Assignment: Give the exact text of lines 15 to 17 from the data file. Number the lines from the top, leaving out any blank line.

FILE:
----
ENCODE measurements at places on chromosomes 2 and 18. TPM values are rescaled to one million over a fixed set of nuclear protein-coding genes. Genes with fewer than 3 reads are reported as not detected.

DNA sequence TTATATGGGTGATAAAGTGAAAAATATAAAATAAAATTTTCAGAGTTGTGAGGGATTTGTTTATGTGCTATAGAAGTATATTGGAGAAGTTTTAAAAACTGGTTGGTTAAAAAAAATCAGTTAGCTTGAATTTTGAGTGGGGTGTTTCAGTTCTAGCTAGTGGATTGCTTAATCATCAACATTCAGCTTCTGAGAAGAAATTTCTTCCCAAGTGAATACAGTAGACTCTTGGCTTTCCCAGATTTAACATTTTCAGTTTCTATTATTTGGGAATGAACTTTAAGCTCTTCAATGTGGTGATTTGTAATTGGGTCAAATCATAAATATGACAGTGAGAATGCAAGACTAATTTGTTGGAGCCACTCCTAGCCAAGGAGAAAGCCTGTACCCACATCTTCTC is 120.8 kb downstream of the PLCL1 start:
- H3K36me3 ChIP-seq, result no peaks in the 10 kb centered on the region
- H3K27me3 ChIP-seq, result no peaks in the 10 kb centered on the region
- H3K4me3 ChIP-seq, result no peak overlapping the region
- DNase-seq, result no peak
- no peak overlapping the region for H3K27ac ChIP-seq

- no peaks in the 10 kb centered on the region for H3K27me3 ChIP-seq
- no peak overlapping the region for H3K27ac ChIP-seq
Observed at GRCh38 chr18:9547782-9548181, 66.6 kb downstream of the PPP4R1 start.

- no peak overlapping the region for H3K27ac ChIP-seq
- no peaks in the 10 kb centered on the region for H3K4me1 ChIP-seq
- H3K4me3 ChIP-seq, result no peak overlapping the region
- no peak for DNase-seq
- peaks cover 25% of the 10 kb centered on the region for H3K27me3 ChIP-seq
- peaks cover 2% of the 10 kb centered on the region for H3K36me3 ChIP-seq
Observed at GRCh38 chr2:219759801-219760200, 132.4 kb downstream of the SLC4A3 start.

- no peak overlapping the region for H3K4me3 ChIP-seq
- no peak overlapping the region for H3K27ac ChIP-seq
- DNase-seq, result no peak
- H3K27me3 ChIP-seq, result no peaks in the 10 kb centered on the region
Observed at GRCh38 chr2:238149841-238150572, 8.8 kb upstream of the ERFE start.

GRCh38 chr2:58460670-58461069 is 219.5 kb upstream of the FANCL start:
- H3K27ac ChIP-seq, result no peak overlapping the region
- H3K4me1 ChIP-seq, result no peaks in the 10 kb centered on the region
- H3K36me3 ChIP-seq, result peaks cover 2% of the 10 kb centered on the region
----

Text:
- peaks cover 25% of the 10 kb centered on the region for H3K27me3 ChIP-seq
- peaks cover 2% of the 10 kb centered on the region for H3K36me3 ChIP-seq
Observed at GRCh38 chr2:219759801-219760200, 132.4 kb downstream of the SLC4A3 start.